The mouse as a prototype

There is, however, a precedent: Stem cell researcher Professor Katsuhiko Hayashi from Kyushu University in Japan succeeded in transforming skin into egg cells in mice. He described his success in the scientific journal Nature in 2016. He was able to produce 3,200 mature eggs using, for example, skin taken from the tip of the tail. Hayashi’s team picked out those with the normal number of chromosomes and fertilized them artificially. They ended up with 316 mature embryos, which they implanted into the uteri of surrogate mice. In the end, eleven mice were born. “The percentage of offspring is lower than with conventional artificial insemination,” admits Diecke. However, given that the mice produced using this method were all healthy and fertile, developed normally and did not die prematurely, he is confident the number would be sufficient to build up a new population.

But these are rhinos, not mice, and reproduction from skin samples is extremely challenging. “Considering that Hayashi spent many years researching this method, we can be proud if, in three years’ time, we understand the process and have managed to produce mature northern white rhino progenitor germ cells,” says Diecke. “If we are able to then mature these into functional egg cells, that would naturally be the crowning achievement of our research.”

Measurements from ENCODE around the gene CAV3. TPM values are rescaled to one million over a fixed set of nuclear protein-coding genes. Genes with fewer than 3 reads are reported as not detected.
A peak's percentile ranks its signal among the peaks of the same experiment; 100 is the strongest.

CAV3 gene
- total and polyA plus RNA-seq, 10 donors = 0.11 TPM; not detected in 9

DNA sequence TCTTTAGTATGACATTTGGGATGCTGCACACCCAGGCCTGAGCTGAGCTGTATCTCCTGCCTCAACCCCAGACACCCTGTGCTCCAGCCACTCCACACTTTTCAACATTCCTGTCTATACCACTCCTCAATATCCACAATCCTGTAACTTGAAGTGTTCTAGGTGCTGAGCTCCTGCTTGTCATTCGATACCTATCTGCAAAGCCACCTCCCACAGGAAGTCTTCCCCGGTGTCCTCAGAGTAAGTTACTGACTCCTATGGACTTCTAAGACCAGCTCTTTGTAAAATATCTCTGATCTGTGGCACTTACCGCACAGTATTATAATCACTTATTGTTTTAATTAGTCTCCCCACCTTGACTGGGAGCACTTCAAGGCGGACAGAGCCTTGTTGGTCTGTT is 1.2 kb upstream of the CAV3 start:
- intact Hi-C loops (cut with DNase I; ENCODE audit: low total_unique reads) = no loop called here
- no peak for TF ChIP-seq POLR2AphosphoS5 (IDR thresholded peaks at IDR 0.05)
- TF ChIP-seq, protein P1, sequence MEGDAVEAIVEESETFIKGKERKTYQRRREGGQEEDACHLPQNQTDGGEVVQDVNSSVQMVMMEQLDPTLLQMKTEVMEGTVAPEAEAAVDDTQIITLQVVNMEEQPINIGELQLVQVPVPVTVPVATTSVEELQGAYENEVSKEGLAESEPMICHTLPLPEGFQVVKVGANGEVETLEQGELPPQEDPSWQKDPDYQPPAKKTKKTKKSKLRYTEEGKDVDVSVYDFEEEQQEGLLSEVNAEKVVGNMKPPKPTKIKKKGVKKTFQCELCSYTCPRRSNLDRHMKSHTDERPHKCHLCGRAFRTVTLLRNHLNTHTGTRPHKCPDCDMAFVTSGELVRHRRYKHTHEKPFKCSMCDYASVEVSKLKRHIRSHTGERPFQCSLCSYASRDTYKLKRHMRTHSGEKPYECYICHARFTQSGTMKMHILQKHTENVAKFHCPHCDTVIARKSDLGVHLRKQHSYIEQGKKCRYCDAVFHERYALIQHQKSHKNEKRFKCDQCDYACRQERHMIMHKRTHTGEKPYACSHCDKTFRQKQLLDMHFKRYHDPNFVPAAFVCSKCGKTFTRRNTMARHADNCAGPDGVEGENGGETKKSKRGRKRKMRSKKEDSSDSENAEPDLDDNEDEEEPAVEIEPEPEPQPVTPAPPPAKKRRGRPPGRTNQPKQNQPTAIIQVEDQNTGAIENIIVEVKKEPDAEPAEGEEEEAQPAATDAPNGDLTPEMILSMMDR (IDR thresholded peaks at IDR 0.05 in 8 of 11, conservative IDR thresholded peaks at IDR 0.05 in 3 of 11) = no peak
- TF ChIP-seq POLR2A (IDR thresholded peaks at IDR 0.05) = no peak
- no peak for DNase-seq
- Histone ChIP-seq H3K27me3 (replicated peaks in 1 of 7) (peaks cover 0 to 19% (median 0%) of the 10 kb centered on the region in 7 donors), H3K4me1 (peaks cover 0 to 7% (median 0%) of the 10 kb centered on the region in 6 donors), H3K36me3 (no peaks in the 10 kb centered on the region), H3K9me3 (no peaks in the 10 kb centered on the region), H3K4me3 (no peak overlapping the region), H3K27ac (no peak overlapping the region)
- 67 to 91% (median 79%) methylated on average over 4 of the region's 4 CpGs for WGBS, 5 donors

The challenge is to produce individual cell types that are as robust and vital as possible and to find a nutrient solution in which they can thrive and multiply. The germ cells, or gametes, of mice, for example, required the addition of ovary tissue – i.e., a similar environment to that which they would find in utero. “We have to find out what is required to produce the artificial rhino egg cells,” says Diecke, summarizing the challenge. “Perhaps they also need tissue from female rhinos or perhaps tissue from the relatively closely related horse is sufficient.” The team is also working closely with Hayashi to produce ovary tissue directly from pluripotent stem cells.

A master plan for species conservation

“We are all highly motivated. After all, we’re talking about a morally important and at the same time tangible goal: the preservation of these mammals,” he says. All those involved feel a great sense of responsibility, given that it is humans who have brought these large mammals to the brink of extinction by poaching and destroying habitats and food resources. This is why the researchers, who are spread over many countries, started their preliminary work before even receiving BMBF funding. This was made possible thanks to private donations. The MDC has also been supporting the project for a year and a half by financing a technical assistant.

The research campaign to save the northern white rhino could serve as a model for other endangered species. If the skin cell reproduction method works, this approach could maybe be used to revive many more threatened or already extinct species. However, this sort of research can in no way replace conventional species conservation measures. “It is only with

joint efforts in both areas that we can hopefully prevent the extinction of particularly endangered animal species in the future,” Diecke emphasizes. “Naturally, I would prefer it if our method never needs to be used again.”

Text: Susanne Donner

Further information

Press Contact 

Jana Schlütter
Max-Delbrück-Center for Molecular Medizine in the Helmholtz Association (MDC)